The Moral Slide of Western Culture Illustrated (Guinness)

 In chapter one of Time for Truth, Os Guinness tells a story that very clearly describes our culture’s moral downhill slide.  It also illustrates the turn from modernity to postmodernity.  Guinness mentions “The Lottery,” a fictional story that the New Yorker published in 1948.  When it did come out in print, there was plenty of moral outrage since the story was about human sacrifice in rural America.  Guinness notes, that the “story’s moral – the dangers of ‘going along’ in blind social conformity – found a passionate response in the generation that had stood up to Hilter.”

Fast forward to the 1970s to 1990s.  A professor in an American college used this story often during her 20+ years of teaching.  She noticed a shift in the way people responded to the story.  For the most part, with a few exceptions, the responses during the 70s and 80s were what you’d expect: moral disagreement with the idea of going along blindly and submitting to human sacrifice.

In the 1990s things changed.  The professor continued to assign the story and discuss it with the class.  However, her students of various ages no longer consistently showed moral outrage at the idea of human sacrifice.  The responses included, “The end was neat,” or “It’s their ritual.”  The professor was stunned after talking to a woman who was passionate about saving whales, had concern for the rainforests, and recently rescued a stray dog.  The woman, however, was unconcerned and unmoved about the idea of a human sacrifice ritual.  The professor later said,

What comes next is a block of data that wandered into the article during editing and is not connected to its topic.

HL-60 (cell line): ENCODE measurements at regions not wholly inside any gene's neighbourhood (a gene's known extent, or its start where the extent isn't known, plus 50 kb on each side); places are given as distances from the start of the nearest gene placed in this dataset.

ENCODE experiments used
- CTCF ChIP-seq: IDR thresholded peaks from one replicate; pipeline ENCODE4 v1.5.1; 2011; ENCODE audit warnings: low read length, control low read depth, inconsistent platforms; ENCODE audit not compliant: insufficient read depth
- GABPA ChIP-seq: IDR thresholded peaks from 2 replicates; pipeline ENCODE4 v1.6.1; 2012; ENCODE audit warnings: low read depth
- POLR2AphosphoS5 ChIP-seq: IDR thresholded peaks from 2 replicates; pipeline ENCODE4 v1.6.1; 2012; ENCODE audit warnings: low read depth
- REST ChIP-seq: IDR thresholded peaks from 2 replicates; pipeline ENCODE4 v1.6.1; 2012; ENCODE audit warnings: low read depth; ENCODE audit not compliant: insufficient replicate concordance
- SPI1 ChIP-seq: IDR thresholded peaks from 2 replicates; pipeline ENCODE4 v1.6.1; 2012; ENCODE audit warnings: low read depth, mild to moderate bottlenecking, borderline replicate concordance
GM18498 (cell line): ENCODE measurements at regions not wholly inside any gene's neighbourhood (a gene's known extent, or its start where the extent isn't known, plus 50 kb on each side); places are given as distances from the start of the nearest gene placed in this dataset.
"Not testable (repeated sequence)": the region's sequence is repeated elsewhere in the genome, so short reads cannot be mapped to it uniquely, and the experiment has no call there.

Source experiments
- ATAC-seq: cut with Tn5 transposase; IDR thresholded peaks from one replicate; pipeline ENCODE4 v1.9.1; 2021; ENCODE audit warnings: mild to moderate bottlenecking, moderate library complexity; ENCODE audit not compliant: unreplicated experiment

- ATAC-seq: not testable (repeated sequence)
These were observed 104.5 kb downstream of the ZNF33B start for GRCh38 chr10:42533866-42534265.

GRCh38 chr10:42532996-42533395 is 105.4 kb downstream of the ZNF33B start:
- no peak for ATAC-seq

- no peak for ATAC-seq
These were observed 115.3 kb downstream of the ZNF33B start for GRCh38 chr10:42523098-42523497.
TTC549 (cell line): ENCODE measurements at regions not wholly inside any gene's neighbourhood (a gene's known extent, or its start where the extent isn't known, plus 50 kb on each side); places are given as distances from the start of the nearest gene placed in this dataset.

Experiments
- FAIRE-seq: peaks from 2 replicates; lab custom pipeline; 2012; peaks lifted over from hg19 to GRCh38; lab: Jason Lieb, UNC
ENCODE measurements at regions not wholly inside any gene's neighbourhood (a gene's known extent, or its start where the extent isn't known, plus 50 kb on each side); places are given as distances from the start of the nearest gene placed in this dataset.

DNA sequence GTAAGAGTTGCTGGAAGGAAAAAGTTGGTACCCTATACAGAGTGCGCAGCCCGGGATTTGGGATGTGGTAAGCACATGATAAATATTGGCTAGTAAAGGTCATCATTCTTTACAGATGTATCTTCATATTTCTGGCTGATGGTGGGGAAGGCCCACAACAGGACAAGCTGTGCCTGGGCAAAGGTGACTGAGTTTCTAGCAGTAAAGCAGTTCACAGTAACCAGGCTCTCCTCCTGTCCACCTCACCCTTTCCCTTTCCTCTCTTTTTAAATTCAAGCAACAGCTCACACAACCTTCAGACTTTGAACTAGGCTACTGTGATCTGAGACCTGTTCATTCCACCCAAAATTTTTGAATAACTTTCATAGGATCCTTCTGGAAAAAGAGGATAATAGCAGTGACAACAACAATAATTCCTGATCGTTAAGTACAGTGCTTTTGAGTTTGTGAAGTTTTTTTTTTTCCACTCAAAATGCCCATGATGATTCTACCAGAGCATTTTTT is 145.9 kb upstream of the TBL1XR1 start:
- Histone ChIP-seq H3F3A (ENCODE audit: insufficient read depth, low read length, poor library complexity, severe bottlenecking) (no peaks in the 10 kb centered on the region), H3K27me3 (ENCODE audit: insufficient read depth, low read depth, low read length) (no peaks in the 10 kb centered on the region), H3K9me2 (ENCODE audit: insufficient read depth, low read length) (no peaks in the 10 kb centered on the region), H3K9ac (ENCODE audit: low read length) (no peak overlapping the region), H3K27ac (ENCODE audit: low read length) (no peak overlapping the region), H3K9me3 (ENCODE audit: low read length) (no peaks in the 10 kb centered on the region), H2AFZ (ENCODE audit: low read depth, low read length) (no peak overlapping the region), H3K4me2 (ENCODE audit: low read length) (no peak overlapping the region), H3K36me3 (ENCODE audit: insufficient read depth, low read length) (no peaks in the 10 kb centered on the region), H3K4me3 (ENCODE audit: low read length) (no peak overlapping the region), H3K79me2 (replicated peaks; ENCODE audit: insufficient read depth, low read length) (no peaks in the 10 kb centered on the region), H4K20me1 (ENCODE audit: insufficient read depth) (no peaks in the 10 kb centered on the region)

“At one point I gave up.  …No one in the whole class of more than twenty ostensibly intelligent individuals would go out on a limb and take a stand  against human sacrifice.”

Guinness does a fine job of explaining how this story is an example of the culture in which we now live.  He noted that the 11th commandment of today is “thou shalt not judge.”

In such a world, what follows is simple: When nothing can be judged except judgment itself – “judgementalism” – the barriers between the unthinkable, acceptable, and doable collapse entirely.  And then, since life goes on and the sky doesn’t fall, people draw the conclusion that the original concern was unfounded.  Lighten up, the newly amoral say as they skip forward blithely, complicit in their own corruption.

You can find this entire excellent discussion in chapter 1 of Time for Truth by Os Guinness.

Shane Lems
Hammond, WI

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